Linked by Thom Holwerda on Tue 17th Jan 2012 13:13 UTC
In the News "Martin Luther King Jr.'s 'I Have a Dream' speech is considered one of the most recognizable collection of words in American history. It's the rhetorical equivalent of a national treasure or a national park. The National Park Service inscribed it on the Lincoln Memorial and the Library of Congress put it into its National Recording Registry. So we might hold it to be self evident that it can be spread freely. Not exactly. Any unauthorized usage of the speech and a number of other speeches by King - including in PBS documentaries - is a violation of American law. You'd be hard pressed to find a good complete video version on the web, and it's not even to be found in the new digital archive of the King Center's website. If you want to watch the whole thing, legally, you'll need to get the $20 DVD." I'm probably too young and too non-American to really fully grasp just how important Mr King was to a segregated America, but the fact that his influential and world-changing speeches are locked up because of copyright, as well as the fact that EMI is actually actively pursuing its copyright, is downright insane. If anybody ever needed even more proof the content industry is a vile, rotting, stinking and utterly putrid clump of pure, concentrated evil, this is it. Absolutely unbelievable.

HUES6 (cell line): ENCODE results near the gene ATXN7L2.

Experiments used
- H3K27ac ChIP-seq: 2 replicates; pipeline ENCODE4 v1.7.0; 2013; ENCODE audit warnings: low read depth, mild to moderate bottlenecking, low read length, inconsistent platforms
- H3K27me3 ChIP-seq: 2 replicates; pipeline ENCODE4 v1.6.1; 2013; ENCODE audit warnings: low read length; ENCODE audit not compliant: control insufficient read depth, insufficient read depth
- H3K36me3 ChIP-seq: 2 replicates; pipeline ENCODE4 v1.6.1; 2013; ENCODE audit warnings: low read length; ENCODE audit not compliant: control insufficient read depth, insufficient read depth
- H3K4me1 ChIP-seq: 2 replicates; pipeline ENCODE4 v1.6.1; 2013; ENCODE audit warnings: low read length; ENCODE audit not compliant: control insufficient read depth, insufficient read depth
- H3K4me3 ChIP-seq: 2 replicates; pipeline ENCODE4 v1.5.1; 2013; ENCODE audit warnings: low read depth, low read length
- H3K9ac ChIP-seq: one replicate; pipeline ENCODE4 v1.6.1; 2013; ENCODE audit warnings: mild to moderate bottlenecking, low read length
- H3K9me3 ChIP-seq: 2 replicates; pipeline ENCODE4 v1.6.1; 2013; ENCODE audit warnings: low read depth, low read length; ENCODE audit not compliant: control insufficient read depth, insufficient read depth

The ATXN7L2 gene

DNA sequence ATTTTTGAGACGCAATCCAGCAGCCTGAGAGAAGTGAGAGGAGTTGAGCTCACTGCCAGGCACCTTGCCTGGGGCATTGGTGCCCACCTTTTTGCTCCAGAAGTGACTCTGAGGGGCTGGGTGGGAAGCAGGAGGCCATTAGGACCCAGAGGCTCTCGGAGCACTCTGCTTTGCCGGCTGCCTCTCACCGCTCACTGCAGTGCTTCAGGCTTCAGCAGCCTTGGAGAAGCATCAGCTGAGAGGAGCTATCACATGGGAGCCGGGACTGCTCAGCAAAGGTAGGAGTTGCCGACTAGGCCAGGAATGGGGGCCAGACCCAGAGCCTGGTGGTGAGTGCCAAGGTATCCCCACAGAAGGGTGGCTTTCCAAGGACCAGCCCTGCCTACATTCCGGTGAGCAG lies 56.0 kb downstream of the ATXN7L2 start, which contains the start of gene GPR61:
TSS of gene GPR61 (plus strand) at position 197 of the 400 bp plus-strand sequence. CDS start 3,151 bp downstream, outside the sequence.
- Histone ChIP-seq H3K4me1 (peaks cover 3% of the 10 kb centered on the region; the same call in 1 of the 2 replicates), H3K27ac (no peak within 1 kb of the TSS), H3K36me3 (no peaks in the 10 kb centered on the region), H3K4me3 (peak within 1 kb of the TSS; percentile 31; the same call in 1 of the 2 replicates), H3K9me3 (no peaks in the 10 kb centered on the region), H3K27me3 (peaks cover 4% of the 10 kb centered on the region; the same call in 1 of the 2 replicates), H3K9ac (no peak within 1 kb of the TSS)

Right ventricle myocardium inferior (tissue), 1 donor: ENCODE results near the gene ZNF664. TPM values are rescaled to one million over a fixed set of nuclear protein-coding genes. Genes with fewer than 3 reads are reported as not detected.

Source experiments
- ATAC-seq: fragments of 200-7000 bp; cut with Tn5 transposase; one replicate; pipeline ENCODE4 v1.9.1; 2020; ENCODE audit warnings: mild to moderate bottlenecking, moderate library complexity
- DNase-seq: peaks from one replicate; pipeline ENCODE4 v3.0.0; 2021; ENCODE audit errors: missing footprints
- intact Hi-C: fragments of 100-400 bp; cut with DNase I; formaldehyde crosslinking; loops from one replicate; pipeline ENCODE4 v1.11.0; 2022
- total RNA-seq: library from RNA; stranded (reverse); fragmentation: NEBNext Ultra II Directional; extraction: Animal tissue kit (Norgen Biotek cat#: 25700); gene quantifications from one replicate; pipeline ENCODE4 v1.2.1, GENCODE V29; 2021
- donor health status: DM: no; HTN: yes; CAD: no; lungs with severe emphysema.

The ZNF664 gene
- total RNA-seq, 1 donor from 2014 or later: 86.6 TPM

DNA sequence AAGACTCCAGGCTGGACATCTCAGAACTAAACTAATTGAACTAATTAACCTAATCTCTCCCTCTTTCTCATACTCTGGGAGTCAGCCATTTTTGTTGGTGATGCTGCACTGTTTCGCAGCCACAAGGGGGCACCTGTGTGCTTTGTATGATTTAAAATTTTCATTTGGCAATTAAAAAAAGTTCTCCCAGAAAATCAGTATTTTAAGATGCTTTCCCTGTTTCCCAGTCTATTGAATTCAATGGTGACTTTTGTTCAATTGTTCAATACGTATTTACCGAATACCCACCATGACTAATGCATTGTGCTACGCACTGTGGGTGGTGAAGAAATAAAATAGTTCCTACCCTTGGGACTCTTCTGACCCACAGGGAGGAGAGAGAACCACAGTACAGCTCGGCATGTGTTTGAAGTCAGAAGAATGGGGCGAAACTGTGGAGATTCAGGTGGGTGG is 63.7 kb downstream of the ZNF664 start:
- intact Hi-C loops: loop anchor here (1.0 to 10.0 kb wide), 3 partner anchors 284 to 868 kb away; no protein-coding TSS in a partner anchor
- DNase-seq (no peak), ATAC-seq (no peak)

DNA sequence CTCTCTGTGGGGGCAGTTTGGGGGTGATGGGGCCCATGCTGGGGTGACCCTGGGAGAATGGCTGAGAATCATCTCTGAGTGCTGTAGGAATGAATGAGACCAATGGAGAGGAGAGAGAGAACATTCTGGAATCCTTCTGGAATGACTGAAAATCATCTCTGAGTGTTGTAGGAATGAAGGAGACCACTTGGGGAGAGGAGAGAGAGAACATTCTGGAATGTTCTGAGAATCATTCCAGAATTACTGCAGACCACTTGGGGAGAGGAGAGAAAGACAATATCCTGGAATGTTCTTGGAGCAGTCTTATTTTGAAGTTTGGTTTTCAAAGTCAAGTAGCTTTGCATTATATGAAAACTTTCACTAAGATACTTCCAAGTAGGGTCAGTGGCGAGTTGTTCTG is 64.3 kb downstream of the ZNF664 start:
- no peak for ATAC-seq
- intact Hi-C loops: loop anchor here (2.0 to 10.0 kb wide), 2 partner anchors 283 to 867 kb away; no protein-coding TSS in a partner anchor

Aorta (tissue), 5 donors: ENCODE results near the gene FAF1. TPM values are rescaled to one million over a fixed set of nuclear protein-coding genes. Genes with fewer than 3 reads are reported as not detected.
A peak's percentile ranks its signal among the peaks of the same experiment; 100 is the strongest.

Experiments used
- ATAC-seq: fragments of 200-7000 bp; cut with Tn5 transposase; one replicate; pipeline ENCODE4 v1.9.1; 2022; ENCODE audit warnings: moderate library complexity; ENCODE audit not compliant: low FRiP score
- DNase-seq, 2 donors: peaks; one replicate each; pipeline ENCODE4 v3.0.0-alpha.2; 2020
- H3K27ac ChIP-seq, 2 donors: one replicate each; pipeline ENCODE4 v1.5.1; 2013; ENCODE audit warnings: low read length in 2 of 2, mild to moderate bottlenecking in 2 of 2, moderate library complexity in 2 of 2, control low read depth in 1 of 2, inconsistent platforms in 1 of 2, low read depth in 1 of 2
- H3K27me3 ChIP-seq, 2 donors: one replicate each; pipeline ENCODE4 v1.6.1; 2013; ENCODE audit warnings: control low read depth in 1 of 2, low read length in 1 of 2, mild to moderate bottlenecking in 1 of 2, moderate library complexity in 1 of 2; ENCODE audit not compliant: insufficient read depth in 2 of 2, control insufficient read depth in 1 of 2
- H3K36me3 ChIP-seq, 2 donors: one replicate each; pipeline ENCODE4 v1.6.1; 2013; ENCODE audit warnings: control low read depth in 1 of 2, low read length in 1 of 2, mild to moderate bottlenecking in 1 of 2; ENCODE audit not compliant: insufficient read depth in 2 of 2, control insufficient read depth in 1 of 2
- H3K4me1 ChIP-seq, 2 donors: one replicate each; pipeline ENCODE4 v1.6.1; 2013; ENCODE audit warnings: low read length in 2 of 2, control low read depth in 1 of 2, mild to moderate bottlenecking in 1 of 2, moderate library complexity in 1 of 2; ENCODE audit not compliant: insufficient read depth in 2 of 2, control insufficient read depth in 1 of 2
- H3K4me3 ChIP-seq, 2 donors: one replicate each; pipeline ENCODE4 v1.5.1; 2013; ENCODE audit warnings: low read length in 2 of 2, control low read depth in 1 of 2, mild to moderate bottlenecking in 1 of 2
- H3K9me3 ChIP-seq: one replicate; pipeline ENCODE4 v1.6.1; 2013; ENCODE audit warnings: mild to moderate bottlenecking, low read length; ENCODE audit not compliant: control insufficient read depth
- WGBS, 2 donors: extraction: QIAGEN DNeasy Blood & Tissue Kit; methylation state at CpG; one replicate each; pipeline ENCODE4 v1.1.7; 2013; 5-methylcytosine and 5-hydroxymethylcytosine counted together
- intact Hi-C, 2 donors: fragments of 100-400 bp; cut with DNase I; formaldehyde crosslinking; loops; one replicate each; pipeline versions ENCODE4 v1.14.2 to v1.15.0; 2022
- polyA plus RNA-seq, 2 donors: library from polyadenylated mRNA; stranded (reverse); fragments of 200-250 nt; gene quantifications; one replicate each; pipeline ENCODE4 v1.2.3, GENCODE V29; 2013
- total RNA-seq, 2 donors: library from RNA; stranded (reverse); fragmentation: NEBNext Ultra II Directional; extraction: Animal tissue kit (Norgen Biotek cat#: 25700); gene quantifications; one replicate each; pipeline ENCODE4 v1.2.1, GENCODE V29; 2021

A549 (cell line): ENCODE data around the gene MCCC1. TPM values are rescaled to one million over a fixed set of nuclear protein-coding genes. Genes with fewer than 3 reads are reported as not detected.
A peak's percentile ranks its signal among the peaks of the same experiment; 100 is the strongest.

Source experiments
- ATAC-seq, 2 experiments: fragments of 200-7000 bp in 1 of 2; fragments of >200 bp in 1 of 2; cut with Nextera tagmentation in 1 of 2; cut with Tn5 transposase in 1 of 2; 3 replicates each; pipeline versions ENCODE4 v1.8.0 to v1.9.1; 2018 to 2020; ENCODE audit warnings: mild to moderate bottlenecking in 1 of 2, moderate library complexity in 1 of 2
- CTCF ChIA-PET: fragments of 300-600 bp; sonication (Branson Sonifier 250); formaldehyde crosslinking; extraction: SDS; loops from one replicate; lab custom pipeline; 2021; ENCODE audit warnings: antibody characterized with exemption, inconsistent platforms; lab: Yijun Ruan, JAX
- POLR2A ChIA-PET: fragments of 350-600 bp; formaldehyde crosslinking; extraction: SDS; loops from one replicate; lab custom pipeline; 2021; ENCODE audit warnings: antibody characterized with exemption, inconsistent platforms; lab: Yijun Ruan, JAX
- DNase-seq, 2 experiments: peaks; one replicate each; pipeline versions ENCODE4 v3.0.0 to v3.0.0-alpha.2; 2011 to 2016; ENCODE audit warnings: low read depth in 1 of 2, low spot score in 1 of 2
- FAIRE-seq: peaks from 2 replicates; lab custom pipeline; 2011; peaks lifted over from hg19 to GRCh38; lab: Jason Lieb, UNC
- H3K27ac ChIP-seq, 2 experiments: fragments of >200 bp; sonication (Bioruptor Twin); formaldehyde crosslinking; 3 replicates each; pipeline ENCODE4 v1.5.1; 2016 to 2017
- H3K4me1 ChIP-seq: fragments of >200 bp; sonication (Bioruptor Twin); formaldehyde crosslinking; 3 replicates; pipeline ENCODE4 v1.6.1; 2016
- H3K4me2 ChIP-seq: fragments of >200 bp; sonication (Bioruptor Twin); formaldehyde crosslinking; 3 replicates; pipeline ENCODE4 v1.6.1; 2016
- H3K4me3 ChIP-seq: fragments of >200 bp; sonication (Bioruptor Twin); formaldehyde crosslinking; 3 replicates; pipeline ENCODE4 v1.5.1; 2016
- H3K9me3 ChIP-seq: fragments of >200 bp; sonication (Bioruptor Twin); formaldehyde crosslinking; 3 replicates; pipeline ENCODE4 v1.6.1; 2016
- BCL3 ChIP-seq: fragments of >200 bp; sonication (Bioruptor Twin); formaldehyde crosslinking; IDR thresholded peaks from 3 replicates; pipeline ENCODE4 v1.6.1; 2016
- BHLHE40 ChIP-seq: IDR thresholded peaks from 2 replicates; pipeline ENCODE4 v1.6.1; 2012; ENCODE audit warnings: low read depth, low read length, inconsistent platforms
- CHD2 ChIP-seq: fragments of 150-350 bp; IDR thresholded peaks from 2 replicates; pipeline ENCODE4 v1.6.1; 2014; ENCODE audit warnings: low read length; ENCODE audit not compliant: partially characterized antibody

Thread beginning with comment 503785
To view parent comment, click here.
To read all comments associated with this story, please click here.
RE[3]: How come
by pianom4n on Tue 17th Jan 2012 18:11 UTC in reply to "RE[2]: How come"
Member since:

Exactly. This actually went to court and they found that when he gave this speech it wasn't a "general publication", and that's why it's still copyrighted.

Also, while the text of the speech will be public domain in 2038 (life + 70), the sound recording of it won't be until 2067, because Congress gave all audio recordings 75 years of copyright in 1972, plus the 20 year extension that came in 1998.

Reply Parent Score: 4